What else can we learn from bones?

DNA samples can be collected from bone, teeth, and hair to provide clues to a person’s identity.

Scientists may also be able to gain clues as to a person’s past, recent injuries, or the cause of death based on bone fractures and other signs of trauma.

Damage from a hammer

Healed Fractures

Gunshot Wounds


facial restoration
Facial Restoration

Detective’s Story:

After determining the sex, age, and race of an individual, facial features can be built upon a skull to assist in identification. Erasers are used to make tissue depths at various points on the skull. Clay is used to build around these markers and facial features are molded.

Kendall/Hunt Publishing Company

steps in facial reconstruction
With a skull:

Establish age, sex and race

Plot landmarks for tissue thickness

Plot origin and insertion points for muscles

Plot landmarks for facial features

Select a dataset and mount markers for tissue thickness

Mount the eyes

Model muscles on skull

Add fatty tissue around eyes and lacrimal glands

Add eyelids

Add the nose

Add the parotid gland

Add the ears

Cover all with layers of skin

Detail the face

Steps in Facial Reconstruction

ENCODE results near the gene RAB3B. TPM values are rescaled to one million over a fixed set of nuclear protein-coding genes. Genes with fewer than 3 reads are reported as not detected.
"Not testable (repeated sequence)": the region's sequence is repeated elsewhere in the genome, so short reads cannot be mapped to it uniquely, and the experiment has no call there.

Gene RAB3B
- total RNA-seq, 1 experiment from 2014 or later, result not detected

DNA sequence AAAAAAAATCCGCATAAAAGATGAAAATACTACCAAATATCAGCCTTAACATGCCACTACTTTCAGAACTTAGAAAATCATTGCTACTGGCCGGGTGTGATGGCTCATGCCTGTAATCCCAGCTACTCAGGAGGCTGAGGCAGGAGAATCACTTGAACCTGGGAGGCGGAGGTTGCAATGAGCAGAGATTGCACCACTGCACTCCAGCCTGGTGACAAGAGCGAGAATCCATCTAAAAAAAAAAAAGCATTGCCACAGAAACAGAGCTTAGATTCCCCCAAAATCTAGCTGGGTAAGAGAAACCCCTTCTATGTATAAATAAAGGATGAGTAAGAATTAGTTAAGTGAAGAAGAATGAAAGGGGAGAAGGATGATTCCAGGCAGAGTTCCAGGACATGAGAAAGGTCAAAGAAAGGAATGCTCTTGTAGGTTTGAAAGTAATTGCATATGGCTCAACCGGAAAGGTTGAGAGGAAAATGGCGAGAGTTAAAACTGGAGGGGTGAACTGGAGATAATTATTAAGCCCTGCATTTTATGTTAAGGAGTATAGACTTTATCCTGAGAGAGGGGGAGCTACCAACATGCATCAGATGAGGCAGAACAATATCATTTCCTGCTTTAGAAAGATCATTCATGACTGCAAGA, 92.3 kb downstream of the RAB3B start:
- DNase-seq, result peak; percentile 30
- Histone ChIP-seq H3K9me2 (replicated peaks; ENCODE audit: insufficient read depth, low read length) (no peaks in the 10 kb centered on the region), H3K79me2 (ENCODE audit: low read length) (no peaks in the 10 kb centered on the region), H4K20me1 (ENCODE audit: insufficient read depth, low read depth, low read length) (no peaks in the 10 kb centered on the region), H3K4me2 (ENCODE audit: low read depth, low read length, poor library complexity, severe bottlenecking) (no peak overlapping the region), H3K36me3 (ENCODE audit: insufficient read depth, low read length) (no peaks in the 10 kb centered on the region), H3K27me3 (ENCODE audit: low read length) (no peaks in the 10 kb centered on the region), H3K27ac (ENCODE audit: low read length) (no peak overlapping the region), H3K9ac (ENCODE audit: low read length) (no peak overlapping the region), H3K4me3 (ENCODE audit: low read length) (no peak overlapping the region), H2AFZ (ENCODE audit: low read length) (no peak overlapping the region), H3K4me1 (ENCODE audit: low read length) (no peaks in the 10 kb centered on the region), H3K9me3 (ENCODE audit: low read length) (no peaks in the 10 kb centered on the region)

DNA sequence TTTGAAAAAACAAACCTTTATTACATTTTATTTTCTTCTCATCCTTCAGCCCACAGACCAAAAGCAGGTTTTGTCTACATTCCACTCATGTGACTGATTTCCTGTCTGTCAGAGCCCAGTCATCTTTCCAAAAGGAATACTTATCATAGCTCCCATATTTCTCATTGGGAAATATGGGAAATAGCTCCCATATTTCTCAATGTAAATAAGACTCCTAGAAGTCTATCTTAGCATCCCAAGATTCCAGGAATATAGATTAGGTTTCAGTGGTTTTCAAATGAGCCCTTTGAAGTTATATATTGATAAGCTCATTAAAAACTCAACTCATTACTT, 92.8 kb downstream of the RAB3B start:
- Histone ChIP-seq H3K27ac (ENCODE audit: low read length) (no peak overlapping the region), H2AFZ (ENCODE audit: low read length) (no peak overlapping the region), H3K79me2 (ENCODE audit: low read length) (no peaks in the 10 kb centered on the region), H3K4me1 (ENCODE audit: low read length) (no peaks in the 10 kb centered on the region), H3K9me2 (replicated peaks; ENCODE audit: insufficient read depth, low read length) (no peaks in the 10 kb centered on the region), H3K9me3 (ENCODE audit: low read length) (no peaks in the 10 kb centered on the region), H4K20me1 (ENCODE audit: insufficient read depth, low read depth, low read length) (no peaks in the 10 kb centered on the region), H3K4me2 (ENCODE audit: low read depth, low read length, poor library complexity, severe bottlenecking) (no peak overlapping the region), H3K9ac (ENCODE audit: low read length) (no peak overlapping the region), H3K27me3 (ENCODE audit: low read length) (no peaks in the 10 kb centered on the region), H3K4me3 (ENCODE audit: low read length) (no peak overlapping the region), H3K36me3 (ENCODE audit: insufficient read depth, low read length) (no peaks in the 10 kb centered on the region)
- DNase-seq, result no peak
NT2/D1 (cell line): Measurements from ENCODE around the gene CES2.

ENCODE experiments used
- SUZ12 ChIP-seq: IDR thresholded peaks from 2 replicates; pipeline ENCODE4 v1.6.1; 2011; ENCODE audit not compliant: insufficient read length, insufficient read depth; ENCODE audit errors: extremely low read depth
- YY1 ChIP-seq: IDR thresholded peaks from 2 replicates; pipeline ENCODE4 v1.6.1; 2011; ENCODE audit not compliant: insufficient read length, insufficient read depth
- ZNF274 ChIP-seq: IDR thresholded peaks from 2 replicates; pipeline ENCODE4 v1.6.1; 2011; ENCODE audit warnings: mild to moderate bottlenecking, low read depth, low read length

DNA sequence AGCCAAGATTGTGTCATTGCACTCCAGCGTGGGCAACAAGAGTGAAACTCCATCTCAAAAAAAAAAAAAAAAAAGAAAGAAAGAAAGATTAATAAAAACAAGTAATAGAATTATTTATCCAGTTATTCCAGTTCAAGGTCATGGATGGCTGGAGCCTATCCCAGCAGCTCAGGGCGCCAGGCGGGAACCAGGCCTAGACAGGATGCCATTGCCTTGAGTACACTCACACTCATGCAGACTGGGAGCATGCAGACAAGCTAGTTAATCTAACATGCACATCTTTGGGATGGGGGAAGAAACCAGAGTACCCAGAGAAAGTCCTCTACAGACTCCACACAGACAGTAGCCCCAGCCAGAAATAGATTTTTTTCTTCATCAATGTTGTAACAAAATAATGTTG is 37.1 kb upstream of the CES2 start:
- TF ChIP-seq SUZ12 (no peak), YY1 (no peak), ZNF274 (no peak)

Kendall/Hunt Publishing Company

john emil list
John Emil List
  • “Breeze Knoll” Westfield, NJ
  • Three kids, wife, and mother
  • Late 60s early 70s
  • Nov 9th: Vacation staycation
"I'm sorry that it all had to end this way but with so little income I just couldn't go on keeping the family together. And I didn't want them to experience poverty." He made the same excuse to Helen's mother, the children's maternal grandmother. He also mentioned that he could not be sure that their souls would remain pure in the future, giving the impression that he believed he had killed them for their own good. To save his own mother from anguish, he had killed her, too.
  • August 1972, house burnt down – arson unsolved
  • 18 year manhunt
wanda flannery
  • Tabloids
  • Neighbor Bob Clark
one final product
One Final Product

John List killed his entire family, moved to a new town and assumed a new identity. Seventeen years later, Frank Bender reconstructed what he believed List would look like. It was shown on America’s Most Wanted, and he was turned in by the viewers almost immediately. . . looking very much like the reconstruction.

Check out more about this story on CourtTV’s crime library:

Kendall/Hunt Publishing Company

tools of the trade
Tools of the Trade
  • Tools of Anthropologists

Reading the Remains

Watch the video and then answer the questions.

What information do they provide for law enforcement agencies?

How many skeletons do they have in their collection?

What do they learn about a skeleton from each tool?

CT Scan –

X- ray –

Mass spectrometer –

Scanning electron microscope –

DNA Analysis –


Forensic Tools & Techniques

Watch the video and then answer the questions.

What techniques or tools did the scientists use to find the body?

What is “disturbed soil”? What might it indicate?

How did they narrow down the areas to investigate?

Did they find a body?

how to excavate bones
How to excavate bones
  • What is the correct procedure for excavating bone?
  • What is the “context” of the bones?
  • What materials are the excavation tools made of?
  • Why is this material used?